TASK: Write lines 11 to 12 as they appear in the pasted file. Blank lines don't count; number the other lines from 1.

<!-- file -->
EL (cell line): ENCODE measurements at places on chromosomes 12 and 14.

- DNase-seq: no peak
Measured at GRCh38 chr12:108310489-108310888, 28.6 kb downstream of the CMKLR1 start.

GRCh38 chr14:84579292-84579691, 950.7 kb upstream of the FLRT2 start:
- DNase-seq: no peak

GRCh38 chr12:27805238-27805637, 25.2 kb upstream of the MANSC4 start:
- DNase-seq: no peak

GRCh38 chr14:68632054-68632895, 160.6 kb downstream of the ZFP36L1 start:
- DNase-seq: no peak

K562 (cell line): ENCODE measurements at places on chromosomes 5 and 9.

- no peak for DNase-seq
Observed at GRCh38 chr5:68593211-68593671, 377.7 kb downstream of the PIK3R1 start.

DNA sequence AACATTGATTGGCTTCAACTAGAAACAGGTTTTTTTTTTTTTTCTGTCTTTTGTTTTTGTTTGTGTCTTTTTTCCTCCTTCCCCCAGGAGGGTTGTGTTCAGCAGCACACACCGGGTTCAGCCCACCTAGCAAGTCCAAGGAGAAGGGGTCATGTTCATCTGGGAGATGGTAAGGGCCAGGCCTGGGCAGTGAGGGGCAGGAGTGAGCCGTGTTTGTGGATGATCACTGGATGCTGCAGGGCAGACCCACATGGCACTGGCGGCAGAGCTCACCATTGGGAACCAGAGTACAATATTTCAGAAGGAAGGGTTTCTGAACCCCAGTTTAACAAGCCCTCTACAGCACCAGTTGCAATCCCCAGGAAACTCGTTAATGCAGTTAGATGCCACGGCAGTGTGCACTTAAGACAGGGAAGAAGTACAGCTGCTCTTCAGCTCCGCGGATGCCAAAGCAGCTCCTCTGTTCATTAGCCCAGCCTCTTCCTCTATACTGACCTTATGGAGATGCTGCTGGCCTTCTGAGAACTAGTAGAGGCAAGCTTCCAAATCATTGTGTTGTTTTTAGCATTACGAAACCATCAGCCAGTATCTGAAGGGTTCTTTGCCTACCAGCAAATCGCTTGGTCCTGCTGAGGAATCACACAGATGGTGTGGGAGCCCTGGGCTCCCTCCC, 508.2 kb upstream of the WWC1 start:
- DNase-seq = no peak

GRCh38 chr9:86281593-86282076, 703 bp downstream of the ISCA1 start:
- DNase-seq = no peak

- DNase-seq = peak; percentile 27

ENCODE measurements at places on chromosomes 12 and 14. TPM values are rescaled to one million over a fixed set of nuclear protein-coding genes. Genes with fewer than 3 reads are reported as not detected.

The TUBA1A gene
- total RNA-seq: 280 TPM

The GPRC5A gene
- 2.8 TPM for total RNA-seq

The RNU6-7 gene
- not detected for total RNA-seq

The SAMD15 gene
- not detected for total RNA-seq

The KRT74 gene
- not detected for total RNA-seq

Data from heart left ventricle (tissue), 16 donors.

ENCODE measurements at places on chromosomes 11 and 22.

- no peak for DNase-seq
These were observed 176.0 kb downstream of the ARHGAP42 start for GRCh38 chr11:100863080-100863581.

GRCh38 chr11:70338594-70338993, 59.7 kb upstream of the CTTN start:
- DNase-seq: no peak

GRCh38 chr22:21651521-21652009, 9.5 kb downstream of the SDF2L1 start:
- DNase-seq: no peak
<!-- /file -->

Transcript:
- no peak for DNase-seq
Observed at GRCh38 chr5:68593211-68593671, 377.7 kb downstream of the PIK3R1 start.